Alright, now we know when to adhere to strict wording and when not to. All that said, what about the first question, why not just use perfectly consistent wording in all rules which the designers intend to interact? Why use “ignore” and “does not need” at all? Why not just choose one and stick to it? Part of the issue is sheer manpower and deadlines. With enough people and enough time, we could certainly do a better job of this. But, even with infinite time and manpower, there are still very good reasons to rely on the English language definitions as opposed to making everything into a game term. I give an example of this in the thread I linked above:

This is hardly the only example in the rules (NOTE: speaking about the Silurid/Lilith debate), it’s just the one the forums have latched onto for the moment. For example, a model which is inflicting damage usually “deals” damage. A model which is taking damage usually “suffers” damage. Ideally, these would have been the exact same term. But it would have lead to weird sentences like this:

“When another model is suffering damage, this model may discard a card to force the target to suffer 1 additional damage.”

Compare this to:

“When another model is suffering damage, this model may discard a card to deal 1 additional damage.”

You can see the economy of space there, if nothing else. And, before people pick this apart and start trying to show how they could have used the exact same wording while saving space AND making sense, keep in mind this is only one example. You would have to do that hundreds of times, no two the same, and screwing it up even slightly means nobody understands the rule.

The dealt/suffer wording in regards to damage is just one example. And it’s one which could have a weird rules interpretation, if the RAI route is taken. For example, the Armor ability states:

Armor +1: Reduce all damage this model suffers by +1, to a minimum of 1.

This could lead to the argument, “If the designers had intended Armor to reduce damage from this *insert action or ability here*, they would have used the wording ‘suffer’ instead of ‘dealt.’”


Clearly this is not the interpretation we wanted (nor is it the correct one) so why did we leave ourselves open to it? Two reasons: grammar and card space.

Depending on which model is the subject of the sentence, the appropriate word changes. For example, if the model taking damage is the subject, then “suffers” is the appropriate word to use (i.e. this model suffers damage. The model being damaged is the subject). However, if a model is inflicting damage, then “deals” is the appropriate word to use (i.e. this model deals damage. The model doing damage is the subject). Keeping the wording consistent for all situations would have involved some creative writing to change the subject of the sentence, which would have led to some strange (but totally consistent) wording. Unfortunately, this wording makes less sense in the context of the English language, and English wins, because it’s what we speak. Ignoring the language we speak makes this game a lot less accessible to new players.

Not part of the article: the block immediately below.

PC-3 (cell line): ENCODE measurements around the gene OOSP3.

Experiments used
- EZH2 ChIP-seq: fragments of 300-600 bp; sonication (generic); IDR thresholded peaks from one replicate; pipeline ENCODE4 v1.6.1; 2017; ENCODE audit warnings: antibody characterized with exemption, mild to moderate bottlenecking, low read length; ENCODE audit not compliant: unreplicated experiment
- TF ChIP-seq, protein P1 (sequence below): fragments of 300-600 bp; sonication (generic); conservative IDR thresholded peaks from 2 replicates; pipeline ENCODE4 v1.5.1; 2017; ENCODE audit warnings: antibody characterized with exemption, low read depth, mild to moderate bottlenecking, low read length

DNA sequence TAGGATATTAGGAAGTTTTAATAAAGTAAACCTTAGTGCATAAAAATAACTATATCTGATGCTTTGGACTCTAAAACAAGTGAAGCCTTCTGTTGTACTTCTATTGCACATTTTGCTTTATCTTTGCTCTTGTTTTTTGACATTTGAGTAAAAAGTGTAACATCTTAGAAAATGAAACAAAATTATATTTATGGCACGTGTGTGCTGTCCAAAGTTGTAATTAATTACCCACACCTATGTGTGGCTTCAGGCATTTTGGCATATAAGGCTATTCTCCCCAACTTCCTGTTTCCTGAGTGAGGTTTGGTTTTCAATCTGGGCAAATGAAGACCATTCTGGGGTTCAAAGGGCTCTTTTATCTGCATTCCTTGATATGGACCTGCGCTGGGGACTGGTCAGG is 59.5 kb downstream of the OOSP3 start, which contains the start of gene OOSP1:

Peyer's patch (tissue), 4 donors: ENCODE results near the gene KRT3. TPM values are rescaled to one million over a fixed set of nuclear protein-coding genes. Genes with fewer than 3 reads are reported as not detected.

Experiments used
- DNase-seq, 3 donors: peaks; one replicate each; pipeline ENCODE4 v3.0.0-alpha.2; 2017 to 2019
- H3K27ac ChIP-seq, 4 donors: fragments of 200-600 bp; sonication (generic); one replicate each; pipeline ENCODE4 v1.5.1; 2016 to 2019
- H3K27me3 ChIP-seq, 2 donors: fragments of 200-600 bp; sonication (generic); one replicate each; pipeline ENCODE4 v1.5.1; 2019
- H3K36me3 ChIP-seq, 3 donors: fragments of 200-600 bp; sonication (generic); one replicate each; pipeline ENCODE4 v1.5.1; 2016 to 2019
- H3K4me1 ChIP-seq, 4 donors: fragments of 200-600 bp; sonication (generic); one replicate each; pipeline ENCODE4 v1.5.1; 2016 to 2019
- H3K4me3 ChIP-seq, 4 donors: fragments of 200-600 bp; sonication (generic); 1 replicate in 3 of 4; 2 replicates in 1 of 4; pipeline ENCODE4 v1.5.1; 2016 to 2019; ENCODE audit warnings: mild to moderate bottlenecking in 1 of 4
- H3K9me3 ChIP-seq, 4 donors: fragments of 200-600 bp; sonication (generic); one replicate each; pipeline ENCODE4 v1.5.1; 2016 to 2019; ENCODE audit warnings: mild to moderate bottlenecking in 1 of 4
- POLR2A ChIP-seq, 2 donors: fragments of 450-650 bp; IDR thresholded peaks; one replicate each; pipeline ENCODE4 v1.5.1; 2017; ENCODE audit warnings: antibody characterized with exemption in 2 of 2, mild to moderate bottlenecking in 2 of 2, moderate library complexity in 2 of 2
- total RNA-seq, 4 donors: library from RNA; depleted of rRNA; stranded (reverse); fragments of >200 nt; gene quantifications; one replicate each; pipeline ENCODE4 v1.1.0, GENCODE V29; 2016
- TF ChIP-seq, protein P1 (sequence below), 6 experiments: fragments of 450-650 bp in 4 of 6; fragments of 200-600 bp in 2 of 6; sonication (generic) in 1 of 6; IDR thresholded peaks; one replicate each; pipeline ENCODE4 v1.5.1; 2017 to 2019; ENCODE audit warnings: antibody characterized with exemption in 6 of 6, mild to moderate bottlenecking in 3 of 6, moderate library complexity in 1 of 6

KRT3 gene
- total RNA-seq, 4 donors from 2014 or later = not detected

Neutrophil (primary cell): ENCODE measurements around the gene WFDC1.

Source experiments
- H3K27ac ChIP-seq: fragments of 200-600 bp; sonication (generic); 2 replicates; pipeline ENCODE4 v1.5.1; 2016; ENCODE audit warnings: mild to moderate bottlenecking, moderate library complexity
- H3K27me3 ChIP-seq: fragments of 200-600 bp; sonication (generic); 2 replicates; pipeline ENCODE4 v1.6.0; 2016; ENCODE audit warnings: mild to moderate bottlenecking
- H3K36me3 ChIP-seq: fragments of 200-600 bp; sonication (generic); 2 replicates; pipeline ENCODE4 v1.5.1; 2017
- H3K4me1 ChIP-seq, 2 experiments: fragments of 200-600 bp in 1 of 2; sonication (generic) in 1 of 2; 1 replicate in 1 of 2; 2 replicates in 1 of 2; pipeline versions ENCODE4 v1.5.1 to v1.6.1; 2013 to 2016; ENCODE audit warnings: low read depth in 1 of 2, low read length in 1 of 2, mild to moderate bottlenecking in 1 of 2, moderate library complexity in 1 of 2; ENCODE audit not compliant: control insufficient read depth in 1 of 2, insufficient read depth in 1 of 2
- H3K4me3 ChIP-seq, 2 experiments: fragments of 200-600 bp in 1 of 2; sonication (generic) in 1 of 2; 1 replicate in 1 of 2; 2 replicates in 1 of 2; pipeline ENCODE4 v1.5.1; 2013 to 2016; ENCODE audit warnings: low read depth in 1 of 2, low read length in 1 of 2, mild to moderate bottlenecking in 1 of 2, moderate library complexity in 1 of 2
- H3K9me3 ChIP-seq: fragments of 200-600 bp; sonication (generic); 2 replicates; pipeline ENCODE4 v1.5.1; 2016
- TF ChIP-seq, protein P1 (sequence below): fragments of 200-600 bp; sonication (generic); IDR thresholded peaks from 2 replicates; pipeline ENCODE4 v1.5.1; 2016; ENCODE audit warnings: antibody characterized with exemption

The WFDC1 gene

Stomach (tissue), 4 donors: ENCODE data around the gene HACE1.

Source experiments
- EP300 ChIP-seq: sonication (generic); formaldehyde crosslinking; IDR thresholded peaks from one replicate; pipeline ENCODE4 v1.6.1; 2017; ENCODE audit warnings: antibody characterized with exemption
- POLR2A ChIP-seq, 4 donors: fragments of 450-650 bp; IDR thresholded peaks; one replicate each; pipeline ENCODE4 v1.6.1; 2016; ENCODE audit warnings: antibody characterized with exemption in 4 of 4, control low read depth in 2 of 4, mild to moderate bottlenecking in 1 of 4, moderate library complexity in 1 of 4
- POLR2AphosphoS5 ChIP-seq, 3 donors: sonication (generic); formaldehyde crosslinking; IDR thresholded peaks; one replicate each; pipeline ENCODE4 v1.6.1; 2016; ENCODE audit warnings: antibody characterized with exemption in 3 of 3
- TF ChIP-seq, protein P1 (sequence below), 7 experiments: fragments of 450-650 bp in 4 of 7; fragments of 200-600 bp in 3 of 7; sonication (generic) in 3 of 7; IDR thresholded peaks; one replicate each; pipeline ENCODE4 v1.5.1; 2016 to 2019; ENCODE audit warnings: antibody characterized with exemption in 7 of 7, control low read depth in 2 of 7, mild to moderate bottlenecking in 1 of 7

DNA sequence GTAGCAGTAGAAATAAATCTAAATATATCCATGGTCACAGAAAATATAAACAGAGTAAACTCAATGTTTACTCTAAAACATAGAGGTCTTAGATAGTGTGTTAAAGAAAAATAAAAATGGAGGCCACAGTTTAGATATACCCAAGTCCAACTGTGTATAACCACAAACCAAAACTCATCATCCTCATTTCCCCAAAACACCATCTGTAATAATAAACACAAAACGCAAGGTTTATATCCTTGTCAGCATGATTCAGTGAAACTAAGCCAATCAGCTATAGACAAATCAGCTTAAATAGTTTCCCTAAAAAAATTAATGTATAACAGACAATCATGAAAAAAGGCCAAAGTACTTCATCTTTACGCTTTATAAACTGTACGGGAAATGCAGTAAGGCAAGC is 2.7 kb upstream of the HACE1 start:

Economy of space is equally important. Ultimately, a card is a pretty tiny space in which to write a complex rule. You have no idea how many hours I have spent tweaking, rewording, and adjusting kerning to make the rules fit. That extra line or two does, absolutely, matter.

And, at the end of the day…nobody has ever (to my knowledge) made this argument about Armor (yes, I know, they will now. Shut up.) The rules are intuitive, players get it. And that counts for a lot.

Armor cat

Armor cat laughs at your rules arguments.

I think I have made my position about as clear as I can, but there is one more question I would like to address. Why don’t we just add a few extra lines to make the rules as absolutely clear as possible? Well, first is manpower and deadlines, of course I wish we were better at this. Even with unlimited resources, we still run into the card space issues I mentioned above. However, there is one more reason we don’t always do this: Every line is a line that can be misinterpreted.

I almost want to get that tattooed on me somewhere. It would just be awkward quoting myself.

Every line is a line that can be misinterpreted.

-The dude who’s elbow this is

I could write paragraphs about how each individual rule works. But somewhere buried in that paragraph would be a line that is either ambiguous or which people really want to mean something else, and a whole new argument starts. When writing rules, you just need to keep them succinct, clear, and then encourage the player base to interpret them with a grain of common sense.


After thought: how many pages are the official Magic the Gathering rules? If you don’t already know, take a guess before you click.


  1. Kadeton says:

    I realise it’s a bit semantic, but the usual way I’ve seen “RAW” and “RAI” used would be exactly the opposite to how you’re using them here.

    The argument “Well the word used in this rule is clearly different to the word used in this other rule, so obviously that means they interact like this,” is an absolutely classic RAW argument. RAW arguments are generally hinged on semantic logic.

    RAI arguments, in my experience, are usually based around game balance concerns, ie “Which option seems the most fair? Use that one.”

    Really though, the whole RAW/RAI classification can DIAF – calling something a RAW or RAI argument is almost always a rhetorical device rather than a useful classification. It’s a way of belittling the other side’s argument.

    In almost all cases that I’ve seen, rules arguments eventually boil down to some people trying to gain an unfair advantage via a particular interpretation, and some people who are trying to stop them. If you come down on the side of “no unfair advantages,” that will – in my experience – almost always be confirmed by the designers as the “rule as intended”. You could also call this the “common sense” argument.